Stool guaiac test
The stool guaiac test looks for hidden (occult) blood in a stool sample. It can find blood even if you cannot see it yourself.
It is the most common type of fecal occult blood test (FOBT).
How is the Test Performed?
Usually, you collect a small sample of stool at home. Sometimes, a doctor may collect a small amount of stool from you during a rectal examination.
If the test is done at home, you use a test kit. Follow the kit instructions exactly. This ensures accurate results. In brief:
- You collect a stool sample from three different bowel movements.
- For each bowel movement, you smear a small amount of the stool on a card provided in the kit.
- You mail the card to a laboratory for testing.
Do not take stool samples from the toilet bowl water. This can cause errors.
For infants and young children wearing diapers, you can line the diaper with plastic wrap. Place the plastic wrap so that it keeps the stool away from any urine. Mixing of urine and stool can spoil the sample.
Preparation for the Test
Some foods can affect test results. Do not eat the following foods for 3 days before the test:
- Red meat
- Uncooked broccoli
Some medicines may interfere with the test. These include vitamin C, aspirin, and nonsteroidal anti-inflammatory drugs (NSAIDs) such as ibuprofen and naproxen. Ask your doctor or nurse if you need to stop taking these before the test. Never stop or change your medicine without first talking to your health care provider.
How the Test will Feel
The at-home test involves a normal bowel movement. There is no discomfort.
You may have some discomfort if the stool is collected during a rectal exam.
Why is the Test Performed?
This test detects blood in the digestive tract. It may be done if:
- You are being screened or tested for colon cancer
- You have abdominal pain, changes in bowel movements, or weight loss
- You have anemia (low blood count)
- You say you have blood in the stool or black, tarry stools
Normal Results for Stool guaiac test
A negative test result means that there is no blood in the stool.
What Abnormal Results Mean
Abnormal results may be due to problems that cause bleeding in the stomach or intestinal tract, including:
- Colon cancer or other gastrointestinal (GI) tumors
- Colon polyps
- Bleeding veins in the esophagus or stomach (esophageal varices and portal hypertensive gastropathy)
- Inflammation of the esophagus (esophagitis)
- Inflammation of the stomach (gastritis) GI infections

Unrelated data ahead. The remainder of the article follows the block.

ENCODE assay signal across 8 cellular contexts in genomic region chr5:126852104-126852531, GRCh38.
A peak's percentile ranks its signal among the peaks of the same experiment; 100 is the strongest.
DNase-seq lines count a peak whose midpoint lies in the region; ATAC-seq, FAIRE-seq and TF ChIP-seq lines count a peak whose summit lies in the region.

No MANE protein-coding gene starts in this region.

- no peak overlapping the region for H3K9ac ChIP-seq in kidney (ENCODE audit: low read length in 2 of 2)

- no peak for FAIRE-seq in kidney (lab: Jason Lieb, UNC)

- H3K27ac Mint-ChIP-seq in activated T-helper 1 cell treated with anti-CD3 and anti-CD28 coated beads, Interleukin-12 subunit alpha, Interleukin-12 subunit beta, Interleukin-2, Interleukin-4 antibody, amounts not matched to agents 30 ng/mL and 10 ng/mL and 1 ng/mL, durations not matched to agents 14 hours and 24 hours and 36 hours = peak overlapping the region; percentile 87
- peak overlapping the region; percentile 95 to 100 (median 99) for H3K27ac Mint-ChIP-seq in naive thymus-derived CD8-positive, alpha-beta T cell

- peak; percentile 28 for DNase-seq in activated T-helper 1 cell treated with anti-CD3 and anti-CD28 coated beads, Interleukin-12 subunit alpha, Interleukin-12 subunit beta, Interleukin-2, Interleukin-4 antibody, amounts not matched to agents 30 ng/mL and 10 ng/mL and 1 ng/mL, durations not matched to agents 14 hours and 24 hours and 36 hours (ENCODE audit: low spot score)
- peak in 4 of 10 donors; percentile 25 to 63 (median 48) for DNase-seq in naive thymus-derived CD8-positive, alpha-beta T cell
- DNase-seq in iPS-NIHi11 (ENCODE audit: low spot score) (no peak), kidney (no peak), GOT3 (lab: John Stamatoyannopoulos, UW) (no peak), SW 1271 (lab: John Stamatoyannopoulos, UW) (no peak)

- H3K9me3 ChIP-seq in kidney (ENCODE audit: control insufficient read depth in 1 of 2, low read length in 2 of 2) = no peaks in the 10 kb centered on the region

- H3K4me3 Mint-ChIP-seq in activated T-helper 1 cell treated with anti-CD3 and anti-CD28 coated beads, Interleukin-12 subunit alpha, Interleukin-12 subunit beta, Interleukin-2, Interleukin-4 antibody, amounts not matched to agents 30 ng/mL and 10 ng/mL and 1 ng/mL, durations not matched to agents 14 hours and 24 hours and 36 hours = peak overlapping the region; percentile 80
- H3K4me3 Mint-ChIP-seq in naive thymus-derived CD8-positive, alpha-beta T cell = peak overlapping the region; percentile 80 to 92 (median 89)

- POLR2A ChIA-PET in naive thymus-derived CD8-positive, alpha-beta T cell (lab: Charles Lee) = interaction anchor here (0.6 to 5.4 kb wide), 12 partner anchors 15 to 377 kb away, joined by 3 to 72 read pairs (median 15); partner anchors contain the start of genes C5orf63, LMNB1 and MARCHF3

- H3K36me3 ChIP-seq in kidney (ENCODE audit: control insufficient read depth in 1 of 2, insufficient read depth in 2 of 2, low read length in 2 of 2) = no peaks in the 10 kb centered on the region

- Inflammatory bowel disease
- Peptic ulcer
Other causes of positive test may include:
- Coughing up blood and then swallowing it.
Abnormal tests require follow-up with your doctor. In many cases, no explanation for the abnormal result is found.
Stool guaiac test Risks
There can be false-positive and false-negative results.
Errors are reduced when you follow instructions during collection and avoid certain foods and medicines.
National Comprehensive Cancer Network. NCCN Clinical Practice Guidelines in Oncology (NCCN Guidelines): Colorectal cancer screening. Version 2.2013. Accessed October 24, 2013.
Salwen MJ, Siddiqi HA, Gress FG, Bowne WB. Laboratory diagnosis of gastrointestinal and pancreatic disorders. In: McPherson RA, Pincus MR, eds. Henry's Clinical Diagnosis and Management by Laboratory Methods. 22nd ed. Philadelphia, Pa: Elsevier Saunders; 2011:chap 22.
Savides TJ, Jensen DM. Gastrointestinal bleeding. In: Feldman M, Friedman LS, Brandt LJ, eds. Sleisenger and Fordtran's Gastrointestinal and Liver Disease Pathophysiology/Diagnosis/Management. 9th ed. Philadelphia, Pa: Elsevier Saunders; 2010:chap 19.
|Review Date: 10/14/2013
Reviewed By: George F. Longstreth, MD, Department of Gastroenterology, Kaiser Permanente Medical Care Program, San Diego, California. Also reviewed by David Zieve, MD, MHA, Bethanne Black, and the A.D.A.M. Editorial team.
Learn more about Stool guaiac test
Drugs associated with:
- Acute Abdomen
- Duodenitis/Gastritis with Hemorrhage
- Esophageal Varices with Bleeding
- Failure to Thrive
- Gastrointestinal Hemorrhage
- Inflammatory Bowel Disease
- Peptic Ulcer with Hemorrhage
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- Abdominal Pain, Ambulatory Care
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